As employees of a corporation, the clinical engineer and BMET will generally be protected from direct legal action, but if it can be demonstrated that a serious error was made or the person was not qualified to repair or maintain the equipment, the person may be named individually in litigation, according to Anderson. They may also become involved in legal depositions and/or disciplinary action by their employer.
“In the matters I have been involved in, the main reasons for liability suits to be brought are user error, incorrect setup, or inappropriate application of a medical device. While design defects are a common ground for bringing a suit, these are often not upheld,” says Anderson. “Off-label use by a physician is a more frequently brought charge, with consequences primarily for the physician, assuming the manufacturer has done a good job of defining the intended applications and contraindications for the product. The consequences I have seen result from liability claims or litigation include monetary awards from $10,000 to $10 million; removal of a product from the market; physician or caregiver reprimand; updates, changes, and additions to caregiver and facility policies and procedures; criminal investigations; investigations by state health departments; and termination of employees for cause.”
The consequences of equipment failure can range from minimal to catastrophic, such as patient injury or even death. The users and maintainers often suffer emotionally from the results of equipment failure, especially if they were serious. Negative publicity resulting from equipment failure can impact the reputation and financial health of the organization, notes Furst.
“The consequences can be large to all if there was a patient injury. Otherwise, the consequences are primarily economic and dependent on the cost of the failure in terms of lost patient revenue as well as the cost to repair or replace the device. Of course to the manufacturer, if the problems are chronic or not handled well, then the largest cost may be in lost future sales,” says Cohen.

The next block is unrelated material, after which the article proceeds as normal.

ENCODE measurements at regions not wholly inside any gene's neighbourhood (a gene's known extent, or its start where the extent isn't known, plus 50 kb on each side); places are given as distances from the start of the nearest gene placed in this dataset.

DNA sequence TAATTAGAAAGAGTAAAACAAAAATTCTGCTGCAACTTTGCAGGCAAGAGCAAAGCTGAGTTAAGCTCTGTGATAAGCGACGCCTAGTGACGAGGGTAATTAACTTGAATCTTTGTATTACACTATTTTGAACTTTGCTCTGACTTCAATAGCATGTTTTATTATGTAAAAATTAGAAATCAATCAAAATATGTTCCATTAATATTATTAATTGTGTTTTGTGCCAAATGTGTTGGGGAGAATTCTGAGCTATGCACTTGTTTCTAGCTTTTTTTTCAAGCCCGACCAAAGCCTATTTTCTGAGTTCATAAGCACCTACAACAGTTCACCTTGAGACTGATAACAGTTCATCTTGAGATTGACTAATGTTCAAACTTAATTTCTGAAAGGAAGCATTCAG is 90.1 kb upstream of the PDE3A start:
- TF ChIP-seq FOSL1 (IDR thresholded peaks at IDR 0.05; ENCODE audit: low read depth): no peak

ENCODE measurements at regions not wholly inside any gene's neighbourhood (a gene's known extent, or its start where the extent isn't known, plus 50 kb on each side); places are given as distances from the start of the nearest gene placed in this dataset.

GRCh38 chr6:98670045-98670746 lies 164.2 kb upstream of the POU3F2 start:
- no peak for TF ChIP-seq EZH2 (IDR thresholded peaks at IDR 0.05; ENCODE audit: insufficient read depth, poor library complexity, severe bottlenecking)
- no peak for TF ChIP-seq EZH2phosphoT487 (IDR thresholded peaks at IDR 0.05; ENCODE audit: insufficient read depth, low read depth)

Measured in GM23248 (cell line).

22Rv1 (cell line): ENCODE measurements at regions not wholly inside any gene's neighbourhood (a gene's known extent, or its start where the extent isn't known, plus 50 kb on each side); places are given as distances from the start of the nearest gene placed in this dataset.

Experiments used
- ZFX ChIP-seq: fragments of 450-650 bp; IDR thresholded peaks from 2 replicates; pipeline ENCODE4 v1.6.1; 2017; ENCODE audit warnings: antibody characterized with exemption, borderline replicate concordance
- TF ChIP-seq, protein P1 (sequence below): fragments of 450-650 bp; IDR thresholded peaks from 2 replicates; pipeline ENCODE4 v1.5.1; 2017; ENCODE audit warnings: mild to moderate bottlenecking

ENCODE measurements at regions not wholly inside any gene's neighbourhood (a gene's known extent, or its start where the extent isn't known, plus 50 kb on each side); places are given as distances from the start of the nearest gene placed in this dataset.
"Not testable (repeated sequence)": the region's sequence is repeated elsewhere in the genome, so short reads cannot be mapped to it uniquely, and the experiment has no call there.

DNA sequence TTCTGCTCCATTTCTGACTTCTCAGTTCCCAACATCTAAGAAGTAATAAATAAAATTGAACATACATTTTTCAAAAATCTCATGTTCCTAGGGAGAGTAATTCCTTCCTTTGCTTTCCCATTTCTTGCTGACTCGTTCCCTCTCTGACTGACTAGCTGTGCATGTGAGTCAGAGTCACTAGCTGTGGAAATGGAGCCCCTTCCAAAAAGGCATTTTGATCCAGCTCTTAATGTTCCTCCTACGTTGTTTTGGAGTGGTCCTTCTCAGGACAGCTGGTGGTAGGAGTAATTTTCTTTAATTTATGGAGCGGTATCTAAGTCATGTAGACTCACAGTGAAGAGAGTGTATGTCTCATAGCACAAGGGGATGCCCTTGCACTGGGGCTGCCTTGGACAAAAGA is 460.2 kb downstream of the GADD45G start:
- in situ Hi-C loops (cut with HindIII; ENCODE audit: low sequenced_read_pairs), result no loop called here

Does PM Affect Reliability
One area of debate over the past several years has been preventive maintenance (PM), But now there are questions about PM’s necessity, appropriate intervals, and long-term impact. For a long time, PM procedures were the cornerstone of any biomed program.
“A number of years ago, I was asked to sit on a focus group involved with one of the infusion pump manufacturers. They shared with us that in the design criteria, the pump was to have a mean time between failure of 60 months. Now why in the world would I perform any maintenance on such a device if it was designed for a 5-year (on average) time between failure?” asks Ira S. Tackel, clinical/biomedical consultant, Fort Washington, Pa, and former director of the biomed program at Philadelphia’s Thomas Jefferson University Hospital.
“But then we looked, retrospectively, at failure data of infusion pumps specifically. What we found was not surprising, but was ample justification to change the way we looked at performing PM. A very small fraction of all of the PM performed on infusion pumps actually identified latent failures in the device. Therefore, we were performing busy work on the vast majority of pumps where time and again, they were testing as ‘no failure.’ One could also argue that it is the responsibility of the clinician to verify the performance of the device before ever placing it on a patient.”
According to Tackel, unless one is performing meaningful PM on a device, there is little in a preventive mode that one can do to increase reliability of the device.
“There is a fundamental difference between changing the oil in your car at regular intervals, which should increase the reliability and longevity of your car, and something similar in a purely electronic device,” says Tackel. “Of course there are exceptions to the rule. When we are talking about an electromechanical device, such as a dialysis machine, there very well may be aspects of preventive maintenance that do indeed increase the reliability of the device. And when we speak of high-end equipment, such as CT or MRI, there is [definitely] value to routine PM.”
Laura Gater is a freelance writer for 24×7.
Correction: Richard J. Lee, featured on the cover of the January issue, is an employee of Technology in Medicine, Holliston, Mass.